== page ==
Ministers attending today’s North East Atlantic Environment Summit in Bergen have failed to take marine environmental issues seriously and have signed an unambitious ”Declaration of Delay”, ignoring a whole raft of urgent issues that demand action from them NOW, rather than vague commitments to do something in the future.

Ministers attending today’s North East Atlantic Environment Summit in Bergen have failed to take marine environmental issues seriously and have signed an unambitious ”Declaration of Delay”, ignoring a whole raft of urgent issues that demand action from them NOW, rather than vague commitments to do something in the future.

Despite calls on environment Ministers at the OSPAR Convention’s Ministerial Meeting by Seas At Risk and other environment NGOs to urgently protect threatened species and habitats and to prevent pollution from marine litter and deep sea oil drilling, a shamefully weak political message emerged from the meeting.

Seas At Risk is deeply disappointed that rather than commit to ambitious, time-bound targets, Ministers have preferred to delay action by up to several years.

In the case of marine litter, a huge environmental and economic problem, Ministers have failed to send a clear message that the North-East Atlantic should be litter-free, and that measures need to be taken now. A proposal from France (supported by Sweden, Germany, Belgium and the Netherlands) to reduce marine litter by 40% in the OSPAR area by 2020 was torpedoed by the UK, and Ministers have postponed any decision on reduction targets and measures to effectively tackle the problem to 2012.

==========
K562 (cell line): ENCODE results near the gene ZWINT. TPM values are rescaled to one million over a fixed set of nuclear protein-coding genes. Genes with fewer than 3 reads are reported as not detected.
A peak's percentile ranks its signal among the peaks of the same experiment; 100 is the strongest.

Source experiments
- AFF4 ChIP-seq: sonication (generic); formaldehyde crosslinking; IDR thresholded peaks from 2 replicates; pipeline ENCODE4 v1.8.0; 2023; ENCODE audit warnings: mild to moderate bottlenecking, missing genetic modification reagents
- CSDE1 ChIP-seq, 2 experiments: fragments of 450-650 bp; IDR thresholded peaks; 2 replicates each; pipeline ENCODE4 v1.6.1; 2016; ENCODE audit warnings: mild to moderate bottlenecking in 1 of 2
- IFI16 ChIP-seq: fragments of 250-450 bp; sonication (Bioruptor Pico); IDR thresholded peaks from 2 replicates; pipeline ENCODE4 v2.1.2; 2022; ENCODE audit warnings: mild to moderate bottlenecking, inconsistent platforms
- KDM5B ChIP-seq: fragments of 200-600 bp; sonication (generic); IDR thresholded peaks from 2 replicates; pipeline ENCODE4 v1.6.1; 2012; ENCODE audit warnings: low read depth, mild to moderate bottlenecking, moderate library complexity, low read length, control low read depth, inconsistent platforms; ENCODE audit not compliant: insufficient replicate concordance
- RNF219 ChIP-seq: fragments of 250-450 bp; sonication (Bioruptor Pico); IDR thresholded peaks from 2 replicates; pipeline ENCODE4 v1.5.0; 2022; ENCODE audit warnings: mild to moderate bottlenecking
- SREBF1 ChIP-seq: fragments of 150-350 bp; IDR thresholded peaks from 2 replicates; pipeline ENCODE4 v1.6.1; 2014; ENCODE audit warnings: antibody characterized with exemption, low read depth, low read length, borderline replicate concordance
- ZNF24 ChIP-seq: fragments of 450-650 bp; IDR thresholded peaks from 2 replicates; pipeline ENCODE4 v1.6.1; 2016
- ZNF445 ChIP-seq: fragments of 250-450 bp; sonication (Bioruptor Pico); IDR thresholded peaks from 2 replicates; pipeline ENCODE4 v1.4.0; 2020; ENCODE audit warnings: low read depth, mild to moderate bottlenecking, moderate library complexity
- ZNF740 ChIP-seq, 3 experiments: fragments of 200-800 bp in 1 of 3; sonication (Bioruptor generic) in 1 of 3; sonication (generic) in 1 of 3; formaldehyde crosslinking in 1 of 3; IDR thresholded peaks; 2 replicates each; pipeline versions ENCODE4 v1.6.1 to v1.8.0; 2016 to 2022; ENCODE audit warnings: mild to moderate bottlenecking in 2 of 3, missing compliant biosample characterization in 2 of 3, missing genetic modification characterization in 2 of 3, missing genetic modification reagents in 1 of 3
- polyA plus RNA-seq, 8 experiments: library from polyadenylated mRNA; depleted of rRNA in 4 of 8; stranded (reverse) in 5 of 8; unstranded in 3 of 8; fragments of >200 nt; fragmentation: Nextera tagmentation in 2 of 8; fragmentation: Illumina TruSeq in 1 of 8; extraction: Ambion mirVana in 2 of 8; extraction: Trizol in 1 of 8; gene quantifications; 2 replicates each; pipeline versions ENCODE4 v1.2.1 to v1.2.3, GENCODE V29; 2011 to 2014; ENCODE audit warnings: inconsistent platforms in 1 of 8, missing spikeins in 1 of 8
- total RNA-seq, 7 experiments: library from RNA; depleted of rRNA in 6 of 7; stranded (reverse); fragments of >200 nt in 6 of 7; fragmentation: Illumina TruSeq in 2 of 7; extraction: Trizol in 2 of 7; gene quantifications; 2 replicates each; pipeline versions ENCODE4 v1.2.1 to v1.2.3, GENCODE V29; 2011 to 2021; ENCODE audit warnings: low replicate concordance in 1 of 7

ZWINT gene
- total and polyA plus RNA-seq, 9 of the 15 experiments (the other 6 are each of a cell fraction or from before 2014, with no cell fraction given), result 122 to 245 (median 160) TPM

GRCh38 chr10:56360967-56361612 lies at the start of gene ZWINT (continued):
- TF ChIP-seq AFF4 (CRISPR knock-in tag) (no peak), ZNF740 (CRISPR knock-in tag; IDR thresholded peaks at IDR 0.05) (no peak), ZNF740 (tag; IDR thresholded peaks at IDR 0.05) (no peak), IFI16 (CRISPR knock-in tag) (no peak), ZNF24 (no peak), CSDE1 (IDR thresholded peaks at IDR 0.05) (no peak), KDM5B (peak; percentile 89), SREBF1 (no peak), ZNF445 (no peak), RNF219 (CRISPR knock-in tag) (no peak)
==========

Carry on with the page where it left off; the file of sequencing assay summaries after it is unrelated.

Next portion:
As for deep sea oil drilling, the Ministers chose to protect their oil drilling industries rather than the enviromnment and delayed any sort of action. A proposal from Germany for OSPAR to consider a Moratorium on deep water drilling was scuppered by Norway, UK and Denmark who can now continue with “business as usual” drilling while the circumstances of the Deep Water Horizon accident are being studied. Only in one year will OSPAR again assess whether it needs to respond to the outcome of those investigations and take preventative measures.

The 2010 deadline for achieving an ecologically coherent and well-managed network of Marine Protected Areas (MPAs) in the OSPAR maritime area was missed, and therefore a new deadline of 2012 has been set for the establishment of the network, and of 2016 for its effective management.

While the Ministers did agree to designate several MPAs in areas beyond national jurisdiction, including the first MPA completely outside any kind of national jurisdiction (the Milne Seamount Complex), they have failed to designate the complete area of the Charlie Gibbs Fracture Zone, a deep sea area whose value and need for protection was unanimously recognised by OSPAR in 2008. Resistance from Iceland, supported by the UK, Norway and Denmark, prevented this. Once again, the designation of the most important ecological features of the area as a marine protected area was postponed until 2012.

Out of 60 threatened and declining species and habitats, listed by OSPAR in 2003 as in need of urgent protection, only 6 were awarded protective measures at the meeting. A drop in the ocean, with the deadline for implementing measures for all of them being pushed back to 2013. The meeting has also failed to specifically mention necessary actions in the realm of fisheries management to protect these threatened and declining species and habitats.

Joint Environmental NGO Opening Statement to Ministers

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